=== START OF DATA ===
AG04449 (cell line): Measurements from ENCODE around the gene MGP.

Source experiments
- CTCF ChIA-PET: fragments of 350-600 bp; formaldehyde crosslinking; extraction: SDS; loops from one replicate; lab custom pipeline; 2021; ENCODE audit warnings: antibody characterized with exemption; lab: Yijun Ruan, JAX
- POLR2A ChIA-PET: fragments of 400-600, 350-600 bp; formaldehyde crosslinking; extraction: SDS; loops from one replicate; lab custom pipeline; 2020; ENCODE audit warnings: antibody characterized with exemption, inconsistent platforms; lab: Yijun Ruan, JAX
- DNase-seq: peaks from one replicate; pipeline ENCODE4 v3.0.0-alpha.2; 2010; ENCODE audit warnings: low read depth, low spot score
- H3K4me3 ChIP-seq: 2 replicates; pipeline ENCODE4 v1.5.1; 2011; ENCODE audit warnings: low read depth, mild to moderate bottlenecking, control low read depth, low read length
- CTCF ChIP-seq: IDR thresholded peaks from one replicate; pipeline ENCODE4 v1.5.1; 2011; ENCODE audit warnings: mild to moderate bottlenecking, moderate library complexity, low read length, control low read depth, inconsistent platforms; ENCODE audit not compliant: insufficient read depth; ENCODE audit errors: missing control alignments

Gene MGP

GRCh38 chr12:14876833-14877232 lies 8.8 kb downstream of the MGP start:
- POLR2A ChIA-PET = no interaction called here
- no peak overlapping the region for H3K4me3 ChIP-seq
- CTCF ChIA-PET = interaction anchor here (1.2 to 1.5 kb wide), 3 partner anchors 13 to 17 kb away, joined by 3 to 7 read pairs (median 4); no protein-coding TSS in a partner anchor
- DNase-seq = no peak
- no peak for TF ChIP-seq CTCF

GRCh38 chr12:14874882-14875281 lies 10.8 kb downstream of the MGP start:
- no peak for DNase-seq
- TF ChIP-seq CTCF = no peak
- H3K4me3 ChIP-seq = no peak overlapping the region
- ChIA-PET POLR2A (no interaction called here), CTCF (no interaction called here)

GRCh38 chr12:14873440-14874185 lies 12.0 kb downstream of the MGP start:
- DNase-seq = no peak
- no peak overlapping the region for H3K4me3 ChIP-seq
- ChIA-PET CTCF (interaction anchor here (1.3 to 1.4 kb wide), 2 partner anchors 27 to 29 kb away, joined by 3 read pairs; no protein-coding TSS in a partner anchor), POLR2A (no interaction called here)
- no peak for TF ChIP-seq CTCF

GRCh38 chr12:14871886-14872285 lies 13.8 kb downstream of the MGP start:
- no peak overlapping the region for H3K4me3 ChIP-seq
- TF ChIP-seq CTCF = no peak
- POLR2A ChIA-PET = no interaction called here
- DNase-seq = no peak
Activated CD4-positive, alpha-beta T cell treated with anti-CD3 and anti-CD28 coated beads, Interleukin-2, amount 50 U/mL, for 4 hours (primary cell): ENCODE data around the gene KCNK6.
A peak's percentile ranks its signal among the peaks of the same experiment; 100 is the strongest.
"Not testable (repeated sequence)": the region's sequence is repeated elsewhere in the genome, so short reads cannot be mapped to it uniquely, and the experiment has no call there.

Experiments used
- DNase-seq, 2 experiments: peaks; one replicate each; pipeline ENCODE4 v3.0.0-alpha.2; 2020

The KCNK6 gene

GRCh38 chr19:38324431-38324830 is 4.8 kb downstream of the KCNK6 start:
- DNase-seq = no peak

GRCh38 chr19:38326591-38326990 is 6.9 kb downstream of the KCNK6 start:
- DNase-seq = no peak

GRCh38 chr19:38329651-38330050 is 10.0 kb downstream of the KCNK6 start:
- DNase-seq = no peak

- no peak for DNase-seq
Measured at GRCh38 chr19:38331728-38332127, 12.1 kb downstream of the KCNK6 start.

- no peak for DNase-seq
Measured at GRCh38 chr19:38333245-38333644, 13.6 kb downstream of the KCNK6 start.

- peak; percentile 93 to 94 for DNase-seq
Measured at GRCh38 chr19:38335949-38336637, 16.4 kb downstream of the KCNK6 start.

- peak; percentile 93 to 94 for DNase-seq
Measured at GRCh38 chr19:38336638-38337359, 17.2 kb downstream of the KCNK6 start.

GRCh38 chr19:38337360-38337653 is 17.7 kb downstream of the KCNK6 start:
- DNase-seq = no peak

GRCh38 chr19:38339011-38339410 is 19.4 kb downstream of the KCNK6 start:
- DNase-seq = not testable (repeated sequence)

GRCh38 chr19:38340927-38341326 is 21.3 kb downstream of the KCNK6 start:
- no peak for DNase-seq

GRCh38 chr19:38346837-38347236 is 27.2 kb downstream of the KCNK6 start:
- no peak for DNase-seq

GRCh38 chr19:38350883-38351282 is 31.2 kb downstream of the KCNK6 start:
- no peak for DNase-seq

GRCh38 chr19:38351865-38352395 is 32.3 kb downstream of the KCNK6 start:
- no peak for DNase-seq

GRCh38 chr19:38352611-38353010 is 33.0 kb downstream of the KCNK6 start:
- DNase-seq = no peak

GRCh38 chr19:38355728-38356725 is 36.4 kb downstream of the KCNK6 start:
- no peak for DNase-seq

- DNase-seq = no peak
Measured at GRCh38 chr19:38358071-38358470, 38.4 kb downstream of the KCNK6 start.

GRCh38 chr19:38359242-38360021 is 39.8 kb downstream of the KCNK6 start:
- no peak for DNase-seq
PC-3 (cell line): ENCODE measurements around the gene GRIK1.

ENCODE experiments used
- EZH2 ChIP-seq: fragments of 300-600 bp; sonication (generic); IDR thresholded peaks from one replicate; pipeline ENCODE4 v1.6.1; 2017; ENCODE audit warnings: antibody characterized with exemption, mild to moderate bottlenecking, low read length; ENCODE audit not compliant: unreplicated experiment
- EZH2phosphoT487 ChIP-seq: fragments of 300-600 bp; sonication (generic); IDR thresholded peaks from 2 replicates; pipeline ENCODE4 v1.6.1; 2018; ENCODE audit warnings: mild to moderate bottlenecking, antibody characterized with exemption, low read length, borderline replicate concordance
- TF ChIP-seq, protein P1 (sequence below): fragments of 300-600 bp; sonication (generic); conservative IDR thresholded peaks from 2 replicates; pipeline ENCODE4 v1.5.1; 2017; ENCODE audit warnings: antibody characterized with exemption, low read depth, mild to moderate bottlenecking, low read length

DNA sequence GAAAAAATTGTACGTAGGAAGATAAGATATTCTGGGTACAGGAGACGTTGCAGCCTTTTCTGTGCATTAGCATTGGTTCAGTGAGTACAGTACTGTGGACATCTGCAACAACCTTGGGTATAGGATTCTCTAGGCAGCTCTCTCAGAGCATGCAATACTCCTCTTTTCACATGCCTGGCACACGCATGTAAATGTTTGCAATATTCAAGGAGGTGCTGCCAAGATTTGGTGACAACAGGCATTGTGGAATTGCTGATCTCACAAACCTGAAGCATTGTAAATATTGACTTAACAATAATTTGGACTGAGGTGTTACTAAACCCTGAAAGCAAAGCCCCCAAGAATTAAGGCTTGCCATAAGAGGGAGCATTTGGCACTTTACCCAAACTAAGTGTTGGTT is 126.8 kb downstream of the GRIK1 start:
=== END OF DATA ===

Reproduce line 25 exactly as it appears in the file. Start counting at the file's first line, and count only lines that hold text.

GRCh38 chr12:14871886-14872285 lies 13.8 kb downstream of the MGP start: